"People like you must create. If you don't create, Bernadette, you will become a menace to society." - Maria Semple
There it was in the middle of this twisty, talky, odd, rather charming movie, with fierce characters who act more like people I know that what we normally see in films. There it was coming out of the mouth of Lawrence Fishburne, and suddenly everything made sense.
My daughter came for dinner on Friday night and even though I usually spend the night before a trip thinking about packing and wondering whether all my knickers are washed, and tidying drawers in case I die and someone wants to find something, I cooked dinner for her and some lovely old friends. Alison Roman's new book Nothing Fancy is delightful. I made three things I hadn't before and they were easy-peasy pudding and pie, and also delicious. I even made a salty/sweet/sour cheesecake with a Ritz cracker base. Dinner parties put me into a trance-like state. I hook up NPR to the speaker in the kitchen, don my pinny and set to work collecting branches and rosehips (and a few pink roses) from the wet garden, refilling the candlesticks, and chasing the neurotic dalmatian who hates to be downstairs when she could be upstairs and has found ways to let herself out and in of the front door. Yes, she uses her paw as a hand. It should be cute but I am irritated because it was raining on Friday and every time she came in there were new muddy footprints and fresh wet leaves on the carpet. The ritual of laying the table and putting flowers around the house and lighting candles and finding interesting snacks is weirdly soothing for me. It's an act of love, I suppose. But also, somehow, it's a sacred practice. I don't know if that sounds odd. My menopausal brain is struggling for words (see Deb Kopaken's brilliant piece here). There is something that feeds my soul in preparing for a dinner party. I love being alone in the kitchen with my dogs. I love the rhythm of it. I love the self-partnered dance; the picking up one thing and taking it to its rightful place and picking up another thing from that place to the next and so on. I love the detail of being in the zone. I love that it's raining outside and that inside my kitchen, which is usually cold, because of two walls of windows, it's warm and cozy from the oven and the movement of the air.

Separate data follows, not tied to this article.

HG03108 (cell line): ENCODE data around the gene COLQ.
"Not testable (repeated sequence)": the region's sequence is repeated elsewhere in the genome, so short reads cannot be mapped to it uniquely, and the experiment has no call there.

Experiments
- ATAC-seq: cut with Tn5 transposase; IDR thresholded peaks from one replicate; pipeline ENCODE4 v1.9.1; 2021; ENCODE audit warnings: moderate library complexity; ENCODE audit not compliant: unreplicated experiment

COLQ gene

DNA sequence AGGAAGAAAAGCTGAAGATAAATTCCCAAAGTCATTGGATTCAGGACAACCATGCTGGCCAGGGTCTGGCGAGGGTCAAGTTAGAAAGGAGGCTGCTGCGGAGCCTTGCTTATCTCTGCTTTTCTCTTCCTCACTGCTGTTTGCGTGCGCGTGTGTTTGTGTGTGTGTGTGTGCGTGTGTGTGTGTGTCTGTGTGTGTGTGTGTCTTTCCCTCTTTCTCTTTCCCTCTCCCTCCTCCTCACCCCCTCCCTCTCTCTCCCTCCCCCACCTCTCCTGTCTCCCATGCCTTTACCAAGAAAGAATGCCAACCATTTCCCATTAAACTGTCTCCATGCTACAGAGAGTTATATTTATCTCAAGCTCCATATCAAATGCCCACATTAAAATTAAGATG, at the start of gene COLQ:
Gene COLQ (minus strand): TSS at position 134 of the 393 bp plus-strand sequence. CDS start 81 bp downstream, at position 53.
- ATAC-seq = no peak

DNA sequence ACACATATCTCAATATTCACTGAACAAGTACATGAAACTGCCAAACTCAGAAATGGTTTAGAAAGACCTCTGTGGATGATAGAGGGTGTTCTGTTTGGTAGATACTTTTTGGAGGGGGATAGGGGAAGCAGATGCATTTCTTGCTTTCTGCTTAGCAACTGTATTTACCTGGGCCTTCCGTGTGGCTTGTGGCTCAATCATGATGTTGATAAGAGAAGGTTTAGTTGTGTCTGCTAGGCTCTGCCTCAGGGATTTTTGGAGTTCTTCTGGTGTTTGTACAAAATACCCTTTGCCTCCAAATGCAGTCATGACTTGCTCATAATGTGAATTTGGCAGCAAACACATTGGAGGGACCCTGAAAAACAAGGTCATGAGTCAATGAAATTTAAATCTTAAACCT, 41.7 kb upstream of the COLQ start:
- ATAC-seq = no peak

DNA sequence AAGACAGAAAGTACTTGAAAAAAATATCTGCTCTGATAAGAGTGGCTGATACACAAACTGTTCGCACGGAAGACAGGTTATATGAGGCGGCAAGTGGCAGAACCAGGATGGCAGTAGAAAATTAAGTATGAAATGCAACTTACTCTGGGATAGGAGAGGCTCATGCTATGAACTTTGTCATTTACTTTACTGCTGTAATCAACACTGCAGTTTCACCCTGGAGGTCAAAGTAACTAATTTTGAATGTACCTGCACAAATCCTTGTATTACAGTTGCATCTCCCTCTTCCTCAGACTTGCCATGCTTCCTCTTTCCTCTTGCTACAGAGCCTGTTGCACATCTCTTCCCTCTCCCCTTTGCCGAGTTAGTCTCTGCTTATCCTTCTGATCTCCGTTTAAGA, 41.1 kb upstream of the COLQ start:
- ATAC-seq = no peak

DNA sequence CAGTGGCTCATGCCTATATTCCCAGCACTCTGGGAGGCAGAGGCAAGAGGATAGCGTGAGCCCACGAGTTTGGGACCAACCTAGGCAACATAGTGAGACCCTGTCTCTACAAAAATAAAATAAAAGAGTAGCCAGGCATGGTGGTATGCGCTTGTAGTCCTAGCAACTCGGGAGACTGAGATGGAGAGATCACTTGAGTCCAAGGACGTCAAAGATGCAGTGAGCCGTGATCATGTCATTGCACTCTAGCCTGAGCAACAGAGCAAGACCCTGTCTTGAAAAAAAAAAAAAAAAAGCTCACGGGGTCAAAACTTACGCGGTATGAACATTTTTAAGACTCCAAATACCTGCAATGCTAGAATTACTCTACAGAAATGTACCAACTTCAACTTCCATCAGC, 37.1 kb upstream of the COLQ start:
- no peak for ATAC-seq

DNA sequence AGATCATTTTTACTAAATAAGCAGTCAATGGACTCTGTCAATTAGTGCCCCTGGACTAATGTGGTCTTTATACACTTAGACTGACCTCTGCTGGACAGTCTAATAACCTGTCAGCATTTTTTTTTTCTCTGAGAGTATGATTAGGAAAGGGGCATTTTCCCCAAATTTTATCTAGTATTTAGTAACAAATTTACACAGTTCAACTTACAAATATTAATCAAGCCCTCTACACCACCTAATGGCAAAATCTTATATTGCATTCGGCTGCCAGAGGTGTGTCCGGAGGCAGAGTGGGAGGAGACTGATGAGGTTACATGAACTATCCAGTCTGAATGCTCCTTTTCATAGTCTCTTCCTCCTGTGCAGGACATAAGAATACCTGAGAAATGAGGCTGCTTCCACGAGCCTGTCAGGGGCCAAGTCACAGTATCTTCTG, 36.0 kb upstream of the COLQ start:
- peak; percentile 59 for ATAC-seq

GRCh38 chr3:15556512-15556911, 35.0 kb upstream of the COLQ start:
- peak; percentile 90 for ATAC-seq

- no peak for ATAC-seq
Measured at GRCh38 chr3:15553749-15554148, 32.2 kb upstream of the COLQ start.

But most of all, I love that my daughter is in the same place, give or take thirty miles, for the first time in six years, when she first left for college in Maine.
So, if this can be a reminder; if you have a creative bone in your body, and I believe that most of us do, please feed that need, even if it is with rain-soaked rosehips and dried poppy seed pods, and don't just bury it, as I have done. Creation is an act of love.
And if you don't you will forget how. Case in point: writing. Writing is a habit. And it needs to be fed every day. (Otherwise you end up with self-evident platitudes like this.)
I'm staying in a very nice hotel in New York owned by an Englishwoman who has great taste in paintings, especially by the artist Francois Bard, and she's clearly a dog lover. Also, they know how to make proper tea, which is nothing short of a miracle in New York City. How delightful is it after a long flight to be greeted by this face?
It's not my neurotic Dalmatian, but it's pretty wonderful.
A very happy Sunday to you all.